The World’s Biggest Flower Market: where do supermarket flowers really come from?

Presenter Cherry Healey follows the blossom trail from Kenya to your kitchen

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Ever wondered who actually grew all those flowers stacked in the front of supermarkets? New BBC documentary The World’s Biggest Flower Market goes behind the scenes of the booming bouquet trade.

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Presenter Cherry Healey and florist Simon Lycett follow the trail, from farms in Kenya through a massive auction in the Netherlands. It’s an incredible story.

1. Many of the flowers that we buy in the UK come from farms in Kenya, where they’re grown in hydroponic polytunnels and watered three times a day before being cut. When it’s cut, the stem is like an open wound: it needs intensive care, so is put straight into an antibacterial solution.

2. Each flower has to be cooled carefully for 12 hours and has an optimum temperature that will keep it in a state of suspended animation, ready to be transported. For roses and tulips, it’s 2 ̊C. The buds must stay closed for as long as possible so they open for the recipient.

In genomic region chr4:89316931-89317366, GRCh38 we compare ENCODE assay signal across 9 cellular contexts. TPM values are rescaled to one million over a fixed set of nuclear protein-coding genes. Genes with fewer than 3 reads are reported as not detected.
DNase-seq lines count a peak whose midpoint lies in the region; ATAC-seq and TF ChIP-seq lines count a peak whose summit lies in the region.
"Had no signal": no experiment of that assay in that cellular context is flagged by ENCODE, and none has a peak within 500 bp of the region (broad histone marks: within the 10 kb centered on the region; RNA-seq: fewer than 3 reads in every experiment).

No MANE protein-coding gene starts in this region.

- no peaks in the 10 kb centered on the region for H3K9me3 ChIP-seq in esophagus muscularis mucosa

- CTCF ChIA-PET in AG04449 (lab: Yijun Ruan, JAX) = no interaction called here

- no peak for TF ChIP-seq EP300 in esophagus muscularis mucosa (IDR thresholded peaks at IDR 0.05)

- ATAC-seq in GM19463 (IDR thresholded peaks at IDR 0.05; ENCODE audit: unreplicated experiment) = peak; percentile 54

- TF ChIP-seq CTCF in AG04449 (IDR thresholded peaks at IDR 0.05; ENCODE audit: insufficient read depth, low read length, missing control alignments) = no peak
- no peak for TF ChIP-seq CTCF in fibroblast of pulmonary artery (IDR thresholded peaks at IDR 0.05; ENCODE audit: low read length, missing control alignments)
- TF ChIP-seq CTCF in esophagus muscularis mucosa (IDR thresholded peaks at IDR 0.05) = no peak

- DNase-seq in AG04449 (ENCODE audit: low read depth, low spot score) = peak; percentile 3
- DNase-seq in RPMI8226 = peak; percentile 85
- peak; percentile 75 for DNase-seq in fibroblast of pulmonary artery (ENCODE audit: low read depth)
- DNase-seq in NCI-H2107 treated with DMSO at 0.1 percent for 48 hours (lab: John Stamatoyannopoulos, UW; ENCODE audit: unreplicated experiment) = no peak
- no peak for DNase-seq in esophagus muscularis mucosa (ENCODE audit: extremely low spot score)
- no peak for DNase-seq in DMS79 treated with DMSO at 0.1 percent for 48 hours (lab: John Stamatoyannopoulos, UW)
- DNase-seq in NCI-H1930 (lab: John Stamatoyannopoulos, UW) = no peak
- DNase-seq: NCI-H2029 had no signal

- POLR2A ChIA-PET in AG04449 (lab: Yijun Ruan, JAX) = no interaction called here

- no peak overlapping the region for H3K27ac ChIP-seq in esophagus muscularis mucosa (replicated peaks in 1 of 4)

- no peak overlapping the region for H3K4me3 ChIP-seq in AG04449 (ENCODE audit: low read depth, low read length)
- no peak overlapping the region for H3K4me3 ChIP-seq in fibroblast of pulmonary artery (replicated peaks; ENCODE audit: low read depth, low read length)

3. The flowers are given a final drink of water before they’re packed up and x-rayed at Nairobi airport, and loaded onto planes to be flown across the world. In the Valentine’s period this year, 25 million stems passed through the airport every day.

4. The flowers grown in Kenya for
the European market, and other destinations, are transported overnight to Aalsmeer in the Netherlands, where they’re unloaded, brought to a temperature of 15 ̊C and taken to auction. The flower market is as big as Monaco and as hectic as a City trading floor as buyers bid on flowers from three different auctions simultaneously.

5. When the auction is over, the flowers are brought to “the buffer”, a giant floral trolley park. Within two and a half hours of the purchase, the buyers will have the flowers and they’ll be ready to be sold on
to florists and supermarkets across Europe.

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The World’s Biggest Flower Market airs Friday 27 May at 9pm on BBC2